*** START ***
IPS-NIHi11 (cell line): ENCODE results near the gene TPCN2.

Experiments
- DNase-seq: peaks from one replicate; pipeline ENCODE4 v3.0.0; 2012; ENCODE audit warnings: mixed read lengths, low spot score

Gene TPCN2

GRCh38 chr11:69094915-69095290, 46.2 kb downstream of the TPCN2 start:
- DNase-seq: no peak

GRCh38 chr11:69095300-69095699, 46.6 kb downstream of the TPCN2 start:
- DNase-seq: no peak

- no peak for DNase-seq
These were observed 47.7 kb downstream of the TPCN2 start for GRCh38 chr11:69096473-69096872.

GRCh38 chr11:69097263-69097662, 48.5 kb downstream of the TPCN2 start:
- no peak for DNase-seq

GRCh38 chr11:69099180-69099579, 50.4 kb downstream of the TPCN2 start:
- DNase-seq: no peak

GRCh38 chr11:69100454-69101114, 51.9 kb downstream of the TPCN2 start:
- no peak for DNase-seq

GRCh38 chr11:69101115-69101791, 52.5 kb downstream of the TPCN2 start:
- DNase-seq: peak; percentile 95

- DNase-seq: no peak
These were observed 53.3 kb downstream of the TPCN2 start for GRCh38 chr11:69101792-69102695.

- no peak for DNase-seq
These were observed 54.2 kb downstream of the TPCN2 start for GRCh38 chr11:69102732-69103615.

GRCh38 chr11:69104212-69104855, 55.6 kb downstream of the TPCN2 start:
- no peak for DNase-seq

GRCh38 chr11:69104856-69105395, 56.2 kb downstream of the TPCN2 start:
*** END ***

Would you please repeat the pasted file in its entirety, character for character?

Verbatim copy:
IPS-NIHi11 (cell line): ENCODE results near the gene TPCN2.

Experiments
- DNase-seq: peaks from one replicate; pipeline ENCODE4 v3.0.0; 2012; ENCODE audit warnings: mixed read lengths, low spot score

Gene TPCN2

GRCh38 chr11:69094915-69095290, 46.2 kb downstream of the TPCN2 start:
- DNase-seq: no peak

GRCh38 chr11:69095300-69095699, 46.6 kb downstream of the TPCN2 start:
- DNase-seq: no peak

- no peak for DNase-seq
These were observed 47.7 kb downstream of the TPCN2 start for GRCh38 chr11:69096473-69096872.

GRCh38 chr11:69097263-69097662, 48.5 kb downstream of the TPCN2 start:
- no peak for DNase-seq

GRCh38 chr11:69099180-69099579, 50.4 kb downstream of the TPCN2 start:
- DNase-seq: no peak

GRCh38 chr11:69100454-69101114, 51.9 kb downstream of the TPCN2 start:
- no peak for DNase-seq

GRCh38 chr11:69101115-69101791, 52.5 kb downstream of the TPCN2 start:
- DNase-seq: peak; percentile 95

- DNase-seq: no peak
These were observed 53.3 kb downstream of the TPCN2 start for GRCh38 chr11:69101792-69102695.

- no peak for DNase-seq
These were observed 54.2 kb downstream of the TPCN2 start for GRCh38 chr11:69102732-69103615.

GRCh38 chr11:69104212-69104855, 55.6 kb downstream of the TPCN2 start:
- no peak for DNase-seq

GRCh38 chr11:69104856-69105395, 56.2 kb downstream of the TPCN2 start: